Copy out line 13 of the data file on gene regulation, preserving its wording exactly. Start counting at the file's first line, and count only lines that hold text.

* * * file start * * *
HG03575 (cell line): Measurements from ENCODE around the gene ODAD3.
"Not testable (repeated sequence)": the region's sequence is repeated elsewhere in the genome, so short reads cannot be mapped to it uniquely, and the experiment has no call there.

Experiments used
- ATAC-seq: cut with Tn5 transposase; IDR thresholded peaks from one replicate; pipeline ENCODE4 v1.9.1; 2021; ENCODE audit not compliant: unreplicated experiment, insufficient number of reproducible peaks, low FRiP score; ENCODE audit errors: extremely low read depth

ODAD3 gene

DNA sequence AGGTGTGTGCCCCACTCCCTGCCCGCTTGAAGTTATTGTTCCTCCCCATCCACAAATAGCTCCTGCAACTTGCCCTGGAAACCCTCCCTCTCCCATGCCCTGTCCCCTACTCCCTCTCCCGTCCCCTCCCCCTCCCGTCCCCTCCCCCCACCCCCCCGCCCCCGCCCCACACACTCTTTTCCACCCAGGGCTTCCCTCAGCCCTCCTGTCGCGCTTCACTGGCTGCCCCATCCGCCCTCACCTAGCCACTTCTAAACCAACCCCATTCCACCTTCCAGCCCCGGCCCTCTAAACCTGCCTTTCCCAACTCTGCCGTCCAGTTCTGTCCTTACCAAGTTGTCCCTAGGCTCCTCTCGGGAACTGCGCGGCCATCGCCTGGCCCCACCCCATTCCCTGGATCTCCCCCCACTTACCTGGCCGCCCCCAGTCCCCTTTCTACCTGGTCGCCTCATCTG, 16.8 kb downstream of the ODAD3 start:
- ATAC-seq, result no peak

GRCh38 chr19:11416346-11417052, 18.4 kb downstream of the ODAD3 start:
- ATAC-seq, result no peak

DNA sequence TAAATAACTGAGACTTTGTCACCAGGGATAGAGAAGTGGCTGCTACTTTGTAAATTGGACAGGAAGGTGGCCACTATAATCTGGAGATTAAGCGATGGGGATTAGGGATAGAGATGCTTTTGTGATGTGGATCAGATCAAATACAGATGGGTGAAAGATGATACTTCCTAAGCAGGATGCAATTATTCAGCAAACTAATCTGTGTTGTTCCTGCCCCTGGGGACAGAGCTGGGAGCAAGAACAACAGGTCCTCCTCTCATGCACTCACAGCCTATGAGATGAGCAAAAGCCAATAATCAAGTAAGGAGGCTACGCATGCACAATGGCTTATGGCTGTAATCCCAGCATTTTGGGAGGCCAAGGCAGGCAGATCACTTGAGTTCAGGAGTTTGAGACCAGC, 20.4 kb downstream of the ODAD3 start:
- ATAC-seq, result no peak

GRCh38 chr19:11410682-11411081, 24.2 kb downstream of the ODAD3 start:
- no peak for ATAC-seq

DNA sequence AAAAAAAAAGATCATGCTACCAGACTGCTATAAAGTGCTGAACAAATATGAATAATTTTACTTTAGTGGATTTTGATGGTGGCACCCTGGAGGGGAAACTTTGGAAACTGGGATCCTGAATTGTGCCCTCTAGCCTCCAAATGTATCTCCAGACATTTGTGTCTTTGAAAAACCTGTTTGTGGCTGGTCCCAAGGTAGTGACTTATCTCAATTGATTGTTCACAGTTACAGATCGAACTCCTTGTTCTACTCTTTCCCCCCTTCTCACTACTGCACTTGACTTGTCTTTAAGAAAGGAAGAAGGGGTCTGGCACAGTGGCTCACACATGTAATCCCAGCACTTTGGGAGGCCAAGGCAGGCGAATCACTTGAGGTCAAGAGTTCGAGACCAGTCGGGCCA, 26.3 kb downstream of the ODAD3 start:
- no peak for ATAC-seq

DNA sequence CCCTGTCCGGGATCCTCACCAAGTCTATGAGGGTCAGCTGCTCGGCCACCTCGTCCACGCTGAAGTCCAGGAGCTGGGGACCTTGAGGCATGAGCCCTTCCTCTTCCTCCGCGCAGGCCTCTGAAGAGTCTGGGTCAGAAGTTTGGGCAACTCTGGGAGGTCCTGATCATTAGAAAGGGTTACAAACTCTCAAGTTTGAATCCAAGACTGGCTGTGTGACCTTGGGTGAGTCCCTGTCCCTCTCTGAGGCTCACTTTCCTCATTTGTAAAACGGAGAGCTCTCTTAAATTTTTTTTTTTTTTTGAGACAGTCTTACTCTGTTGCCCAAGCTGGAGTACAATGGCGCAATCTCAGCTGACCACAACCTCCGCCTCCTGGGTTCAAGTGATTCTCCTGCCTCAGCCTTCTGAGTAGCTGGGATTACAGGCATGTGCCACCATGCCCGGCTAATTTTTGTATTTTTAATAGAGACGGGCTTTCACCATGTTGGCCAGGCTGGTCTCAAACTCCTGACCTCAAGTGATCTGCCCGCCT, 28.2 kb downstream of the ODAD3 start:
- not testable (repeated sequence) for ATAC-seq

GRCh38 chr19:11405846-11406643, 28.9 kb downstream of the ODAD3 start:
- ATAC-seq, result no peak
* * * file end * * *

- no peak for ATAC-seq